France Prohibits a Bird Hunting Technique, 41 Years After an E.U. Ban


PARIS — The hunting technique involves coating branches with glue to trap songbirds, which are caged to attract additional birds that can then be killed.

Activists have condemned it as cruel to the animals and harmful to the environment, and such practices have been banned in all European Union countries except France, which created a workaround to allow hunters to continue its use.

This week, France said that it, too, was temporarily banning the practice — a move that follows mounting pressure from conservationists, a complaint to the European Court of Justice, and a threat from the European Union’s executive body in July that the country faced legal action if the glue traps were not banned within three months.

Christophe Baticle, an anthropologist at the University of Picardy Jules Verne in northern France, described the move as “symbolic.” And the country’s environment minister, Barbara Pompili, called it “good news for the law and for biodiversity.”

The suspension, issued by President Emmanuel Macron on Thursday, affects a minority of French hunters and applies only to the coming hunting season, pending a final decision from the European Court of Justice. And most people in the country disapprove of hunting, considering it cruel and outdated.

But the hunting lobby is a powerful political force in France. There are about 1.5 million registered hunters in the country, and they can form an influential voting bloc in rural areas. Mr. Macron has made efforts to attract their support since his election in 2017, including cutting the price of national hunting licenses in half, to 200 euros (about $240). About 5,000 hunters use glue traps to hunt birds, according to the French National Hunters’ Federation.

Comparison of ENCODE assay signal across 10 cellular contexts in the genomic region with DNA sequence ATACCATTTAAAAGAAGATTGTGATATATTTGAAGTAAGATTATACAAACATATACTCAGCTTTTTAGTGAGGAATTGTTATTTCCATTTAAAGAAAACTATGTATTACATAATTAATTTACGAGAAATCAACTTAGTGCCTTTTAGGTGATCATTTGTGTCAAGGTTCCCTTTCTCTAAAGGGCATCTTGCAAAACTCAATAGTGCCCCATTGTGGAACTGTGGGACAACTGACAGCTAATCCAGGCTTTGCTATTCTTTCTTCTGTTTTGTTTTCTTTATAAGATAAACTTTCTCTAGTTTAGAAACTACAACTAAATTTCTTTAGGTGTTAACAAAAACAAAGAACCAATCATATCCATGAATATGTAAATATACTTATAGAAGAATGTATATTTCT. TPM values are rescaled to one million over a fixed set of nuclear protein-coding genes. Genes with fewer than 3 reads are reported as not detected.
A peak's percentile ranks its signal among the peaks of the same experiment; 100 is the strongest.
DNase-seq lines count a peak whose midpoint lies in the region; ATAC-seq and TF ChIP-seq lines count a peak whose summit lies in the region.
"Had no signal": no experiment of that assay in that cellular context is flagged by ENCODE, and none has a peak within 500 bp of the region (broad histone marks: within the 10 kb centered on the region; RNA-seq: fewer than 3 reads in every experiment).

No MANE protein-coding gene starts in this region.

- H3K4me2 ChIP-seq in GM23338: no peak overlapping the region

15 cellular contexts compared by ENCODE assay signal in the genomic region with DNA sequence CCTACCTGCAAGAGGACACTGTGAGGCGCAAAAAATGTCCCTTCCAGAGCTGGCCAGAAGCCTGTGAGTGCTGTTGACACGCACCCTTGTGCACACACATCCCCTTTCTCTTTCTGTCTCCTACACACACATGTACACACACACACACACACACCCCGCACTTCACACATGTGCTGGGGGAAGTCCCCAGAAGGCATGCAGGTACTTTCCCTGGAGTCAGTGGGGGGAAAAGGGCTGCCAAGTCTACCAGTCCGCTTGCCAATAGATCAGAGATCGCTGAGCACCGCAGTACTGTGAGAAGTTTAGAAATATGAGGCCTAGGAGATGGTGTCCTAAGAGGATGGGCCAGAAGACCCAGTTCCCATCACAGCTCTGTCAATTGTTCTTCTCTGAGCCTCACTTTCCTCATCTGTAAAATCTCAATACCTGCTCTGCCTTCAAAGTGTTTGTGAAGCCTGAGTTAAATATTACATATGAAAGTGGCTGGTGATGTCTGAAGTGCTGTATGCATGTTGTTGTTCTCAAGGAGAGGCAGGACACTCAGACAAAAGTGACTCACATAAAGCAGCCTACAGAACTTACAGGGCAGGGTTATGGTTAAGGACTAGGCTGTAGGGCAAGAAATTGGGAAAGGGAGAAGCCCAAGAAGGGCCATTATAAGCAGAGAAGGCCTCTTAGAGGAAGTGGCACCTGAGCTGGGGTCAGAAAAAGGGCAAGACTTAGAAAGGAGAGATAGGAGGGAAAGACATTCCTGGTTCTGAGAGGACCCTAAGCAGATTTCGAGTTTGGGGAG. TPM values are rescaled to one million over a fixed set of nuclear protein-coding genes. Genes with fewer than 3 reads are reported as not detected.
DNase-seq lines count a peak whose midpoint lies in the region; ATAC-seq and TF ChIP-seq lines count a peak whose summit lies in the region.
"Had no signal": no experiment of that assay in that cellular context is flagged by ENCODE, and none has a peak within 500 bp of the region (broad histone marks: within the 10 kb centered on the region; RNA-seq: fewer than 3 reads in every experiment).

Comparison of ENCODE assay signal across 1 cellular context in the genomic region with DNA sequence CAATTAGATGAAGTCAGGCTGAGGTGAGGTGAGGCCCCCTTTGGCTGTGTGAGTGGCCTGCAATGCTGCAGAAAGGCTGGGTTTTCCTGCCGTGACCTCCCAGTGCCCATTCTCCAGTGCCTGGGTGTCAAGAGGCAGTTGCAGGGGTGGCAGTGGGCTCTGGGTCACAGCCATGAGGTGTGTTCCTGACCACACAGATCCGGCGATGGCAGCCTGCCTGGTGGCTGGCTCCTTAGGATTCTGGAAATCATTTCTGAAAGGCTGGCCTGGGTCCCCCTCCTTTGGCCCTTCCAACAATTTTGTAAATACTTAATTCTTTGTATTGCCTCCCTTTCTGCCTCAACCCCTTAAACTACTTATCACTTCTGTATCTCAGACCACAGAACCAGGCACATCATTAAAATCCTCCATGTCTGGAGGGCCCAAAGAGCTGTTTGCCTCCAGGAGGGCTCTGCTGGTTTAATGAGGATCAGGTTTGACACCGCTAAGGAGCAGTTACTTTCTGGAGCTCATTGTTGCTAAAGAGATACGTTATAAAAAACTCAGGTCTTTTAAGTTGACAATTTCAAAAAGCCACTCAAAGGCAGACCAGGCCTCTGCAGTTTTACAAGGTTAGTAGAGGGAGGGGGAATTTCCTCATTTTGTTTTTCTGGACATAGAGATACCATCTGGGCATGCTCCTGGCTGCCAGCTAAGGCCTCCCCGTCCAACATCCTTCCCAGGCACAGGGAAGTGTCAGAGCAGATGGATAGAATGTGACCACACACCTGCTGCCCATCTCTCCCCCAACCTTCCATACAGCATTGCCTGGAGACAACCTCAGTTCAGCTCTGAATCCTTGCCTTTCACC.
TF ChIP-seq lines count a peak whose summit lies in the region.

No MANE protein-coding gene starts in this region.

Willy Schraen, the head of the hunters’ federation, called the suspension “unacceptable.”

“Let’s leave people alone,” he said in a television interview on Thursday. “Why is this an issue to occupy Europe and our minister?” he added, referring to Ms. Pompili.

The hunting technique, known as glue-covered bird traps, is used to catch songbirds like thrushes and blackbirds. Conservationists say it not only is cruel to the trapped songbirds, but also threatens endangered species because the traps ensnare many kinds of birds.

The European Union moved to outlaw glue traps in a 1979 measure that prohibited “nonselective” hunting, but France then created a workaround by regulating how birds captured by mistake could be released.

France’s hunting lobby argues that the songbirds are released at the end of the hunting season, which runs from fall to spring, and that inadvertently trapped birds are detached from the glue as soon as possible.

The technique is allowed in five administrative areas in southeastern France, and last year the authorities allowed a quota of 42,000 birds to be trapped with glue. This year, that quota will be zero based on Thursday’s order.

The glue, known as birdlime, has long been used to trap birds. In the jungles of Indonesia, poachers catch millions every year to sell to collectors or compete in singing competitions. In Cyprus, millions of birds have been illegally trapped in recent years after being caught in the lime or in mist nets, according to the nongovernmental organization BirdLife Cyprus. The songbirds are sometimes sold for use in a dish called ambelopoulia, which Cyprus has outlawed.

In France, conservationists argue that the industrial glue often used in the traps is toxic for birds, and that the solvents used to detach the animals harm trees and the soil. Calls to ban the practice intensified in recent years after lawmakers raised the issue in Parliament and footage published by biodiversity organizations showed how birds suffer when they become trapped.

Conservationists welcomed the suspension this week, but they also urged Mr. Macron’s government to make the ban permanent and outlaw other indiscriminate hunting practices like trapping birds with nets.

“If you catch the wrong animal and you kill them,” said Mr. Baticle, the anthropologist, “then it’s a crime.”



Source link

Leave a Reply

Your email address will not be published. Required fields are marked *